December 3, 2015
CDC is collaborating with public health officials in multiple states and the U.S. Food and Drug Administration (FDA) to investigate a multistate outbreak of Salmonella Paratyphi B variant L(+) tartrate(+) infections.
This outbreak is caused by Salmonella Paratyphi B variant L(+) tartrate(+) bacteria, formerly known as Salmonella Java. People with illness caused by this bacteria typically experience diarrhea, fever, and abdominal cramps 12-72 hours after an exposure. Salmonella Paratyphi B variant L(+) tartrate(+) does not cause paratyphoid fever, enteric fever, or typhoid fever.
Public health investigators are using the PulseNet system to identify illnesses that may be part of this outbreak. PulseNet, the national subtyping network of public health and food regulatory agency laboratories, is coordinated by CDC. DNA ‘fingerprinting’ is performed on Salmonella bacteria isolated from ill people by using a technique called pulsed-field gel electrophoresis, or PFGE. PulseNet manages a national database of these DNA fingerprints to identify possible outbreaks. One DNA fingerprint (outbreak strain) is included in this outbreak investigation. The outbreak strain is new to the PulseNet database.
A total of 11 people infected with the outbreak strain of Salmonella Paratyphi B variant L(+) tartrate(+) have been reported from nine states as of December 2, 2015. The number of ill people identified in each state is as follows: California (1), Colorado (1), Georgia (1), Hawaii (1), Idaho (1), Illinois (1), North Carolina (1), New Jersey (1), and Oregon (3).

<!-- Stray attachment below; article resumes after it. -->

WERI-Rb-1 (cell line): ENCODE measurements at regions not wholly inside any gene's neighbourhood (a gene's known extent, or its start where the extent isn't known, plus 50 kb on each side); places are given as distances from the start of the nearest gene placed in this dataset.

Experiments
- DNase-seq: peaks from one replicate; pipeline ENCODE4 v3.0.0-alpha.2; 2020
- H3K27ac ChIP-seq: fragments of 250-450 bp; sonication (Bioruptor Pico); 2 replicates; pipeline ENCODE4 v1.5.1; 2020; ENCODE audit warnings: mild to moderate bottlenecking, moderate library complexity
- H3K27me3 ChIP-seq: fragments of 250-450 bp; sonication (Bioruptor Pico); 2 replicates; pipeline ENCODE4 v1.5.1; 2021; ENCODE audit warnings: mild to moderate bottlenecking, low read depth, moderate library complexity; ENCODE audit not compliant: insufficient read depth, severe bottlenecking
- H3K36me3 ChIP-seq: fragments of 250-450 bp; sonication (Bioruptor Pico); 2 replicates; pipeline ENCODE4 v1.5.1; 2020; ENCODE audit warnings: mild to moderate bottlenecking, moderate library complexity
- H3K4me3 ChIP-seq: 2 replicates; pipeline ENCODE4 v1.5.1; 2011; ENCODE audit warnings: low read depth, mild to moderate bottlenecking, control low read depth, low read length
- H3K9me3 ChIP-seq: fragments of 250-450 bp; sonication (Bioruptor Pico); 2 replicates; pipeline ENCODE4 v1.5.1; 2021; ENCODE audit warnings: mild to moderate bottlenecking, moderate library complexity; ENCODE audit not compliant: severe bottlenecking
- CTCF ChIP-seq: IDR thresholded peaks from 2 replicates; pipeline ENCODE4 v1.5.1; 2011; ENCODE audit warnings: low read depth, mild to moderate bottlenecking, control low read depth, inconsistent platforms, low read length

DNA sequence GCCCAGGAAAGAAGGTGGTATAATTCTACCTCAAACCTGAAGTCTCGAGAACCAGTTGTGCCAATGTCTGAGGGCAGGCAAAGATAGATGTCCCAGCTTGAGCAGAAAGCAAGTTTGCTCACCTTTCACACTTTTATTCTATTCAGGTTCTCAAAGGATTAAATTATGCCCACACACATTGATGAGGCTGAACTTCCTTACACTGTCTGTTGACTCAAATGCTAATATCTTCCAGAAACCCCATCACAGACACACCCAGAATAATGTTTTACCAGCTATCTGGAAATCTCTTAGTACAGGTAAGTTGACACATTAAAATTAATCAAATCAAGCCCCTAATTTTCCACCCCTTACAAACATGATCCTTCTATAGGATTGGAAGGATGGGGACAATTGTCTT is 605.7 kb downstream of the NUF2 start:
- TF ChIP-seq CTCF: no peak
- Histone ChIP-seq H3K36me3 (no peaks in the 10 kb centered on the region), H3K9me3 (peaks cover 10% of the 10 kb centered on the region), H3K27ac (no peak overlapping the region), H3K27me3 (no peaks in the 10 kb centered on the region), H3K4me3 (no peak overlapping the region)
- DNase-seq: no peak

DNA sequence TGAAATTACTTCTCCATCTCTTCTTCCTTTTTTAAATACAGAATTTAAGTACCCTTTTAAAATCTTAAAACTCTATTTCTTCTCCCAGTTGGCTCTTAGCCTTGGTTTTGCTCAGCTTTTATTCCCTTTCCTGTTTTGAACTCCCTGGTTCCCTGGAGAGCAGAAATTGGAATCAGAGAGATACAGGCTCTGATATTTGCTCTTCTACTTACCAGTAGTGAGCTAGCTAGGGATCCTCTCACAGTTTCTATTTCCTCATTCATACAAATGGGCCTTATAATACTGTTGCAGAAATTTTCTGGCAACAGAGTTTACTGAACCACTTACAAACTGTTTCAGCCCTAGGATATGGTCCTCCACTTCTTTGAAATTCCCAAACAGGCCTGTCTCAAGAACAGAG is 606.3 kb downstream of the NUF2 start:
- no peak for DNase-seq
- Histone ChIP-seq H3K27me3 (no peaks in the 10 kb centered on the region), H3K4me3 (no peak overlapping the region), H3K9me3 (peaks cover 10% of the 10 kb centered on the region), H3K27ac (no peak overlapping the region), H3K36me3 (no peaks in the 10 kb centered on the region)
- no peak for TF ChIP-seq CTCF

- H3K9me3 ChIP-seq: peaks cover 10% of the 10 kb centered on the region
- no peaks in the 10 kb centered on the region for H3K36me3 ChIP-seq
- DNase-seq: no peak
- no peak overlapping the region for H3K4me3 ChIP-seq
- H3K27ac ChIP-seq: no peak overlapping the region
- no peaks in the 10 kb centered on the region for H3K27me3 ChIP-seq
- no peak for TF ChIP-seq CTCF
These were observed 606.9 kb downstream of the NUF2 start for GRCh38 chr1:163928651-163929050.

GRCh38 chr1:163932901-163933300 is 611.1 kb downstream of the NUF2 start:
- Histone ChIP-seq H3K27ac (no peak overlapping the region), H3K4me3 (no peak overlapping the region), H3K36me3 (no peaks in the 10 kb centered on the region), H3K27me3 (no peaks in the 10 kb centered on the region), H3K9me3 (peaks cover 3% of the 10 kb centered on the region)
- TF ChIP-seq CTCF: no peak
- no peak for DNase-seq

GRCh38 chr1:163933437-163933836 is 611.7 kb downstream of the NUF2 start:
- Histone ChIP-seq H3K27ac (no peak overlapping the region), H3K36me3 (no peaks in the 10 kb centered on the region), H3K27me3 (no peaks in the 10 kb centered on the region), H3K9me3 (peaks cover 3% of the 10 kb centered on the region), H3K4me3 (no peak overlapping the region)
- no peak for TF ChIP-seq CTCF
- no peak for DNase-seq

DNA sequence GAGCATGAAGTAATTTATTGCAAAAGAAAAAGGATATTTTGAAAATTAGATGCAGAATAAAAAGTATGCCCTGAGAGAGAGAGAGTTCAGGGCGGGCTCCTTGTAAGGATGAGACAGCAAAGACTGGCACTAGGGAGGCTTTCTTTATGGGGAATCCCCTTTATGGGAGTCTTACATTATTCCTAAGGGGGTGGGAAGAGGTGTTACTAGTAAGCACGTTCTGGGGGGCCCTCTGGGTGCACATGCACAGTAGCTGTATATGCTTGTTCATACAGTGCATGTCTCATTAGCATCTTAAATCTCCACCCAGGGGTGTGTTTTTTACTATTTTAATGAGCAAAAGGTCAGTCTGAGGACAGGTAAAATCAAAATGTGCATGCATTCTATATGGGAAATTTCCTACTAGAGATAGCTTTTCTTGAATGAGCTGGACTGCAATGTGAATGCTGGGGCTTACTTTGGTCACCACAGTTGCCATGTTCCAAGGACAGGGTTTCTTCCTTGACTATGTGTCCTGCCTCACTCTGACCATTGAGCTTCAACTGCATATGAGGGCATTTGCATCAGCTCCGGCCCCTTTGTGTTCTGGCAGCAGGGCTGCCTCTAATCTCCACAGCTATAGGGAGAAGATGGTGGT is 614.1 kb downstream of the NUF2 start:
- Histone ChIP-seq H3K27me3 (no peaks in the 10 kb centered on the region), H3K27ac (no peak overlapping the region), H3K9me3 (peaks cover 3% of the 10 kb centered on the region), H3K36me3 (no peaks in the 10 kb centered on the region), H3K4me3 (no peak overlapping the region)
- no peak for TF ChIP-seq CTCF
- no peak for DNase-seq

Illnesses started on dates ranging from July 18, 2015, to October 15, 2015. Ill people range in age from 1 year to 79, with a median age of 48. Sixty-four percent of ill people are male. Among nine ill people with available information, none reported being hospitalized, and no deaths have been reported.
This outbreak can be illustrated with a chart showing the number of people who became ill each day. This chart is called an epidemic curve or epi curve. Illnesses that occurred after October 30, 2015, might not yet be reported due to the time it takes between when a person becomes ill and when the illness is reported. This takes an average of 2 to 4 weeks. Please see the Timeline for Reporting Cases of Salmonella Infection for more details. The recalled nut butter products have a long shelf life and may still be in people’s homes, restaurants, and grocery stores, and illnesses may continue to be reported.
Investigation of the Outbreak
The epidemiologic evidence available at this time indicates that JEM Raw brand sprouted nut butter spreads are the likely source of this outbreak.
In interviews, ill people answered questions about foods eaten and other exposures in the week before they became ill. All eight ill people interviewed (100%) reported exposure to a nut butter or nut butter spread in the week before illness onset, and six (75%) of these people specifically reported exposure to a JEM Raw brand sprouted nut spread.
On December 2, 2015, JEM Raw Chocolate, LLC of Bend, Oregon, voluntarily recalled its entire line of sprouted nut butter spreads because of potential contamination with Salmonella. The nut butter spreads were distributed nationwide in retail stores and through mail order. The recall affects all flavors of sprouted nut butter spreads sold by JEM Raw. The products were sold in glass jars in sizes ranging from 1.25 ounces to 16 ounces.
CDC and state and local public health partners are continuing laboratory surveillance through PulseNet to identify additional ill persons and to interview ill persons about foods they ate before they become ill.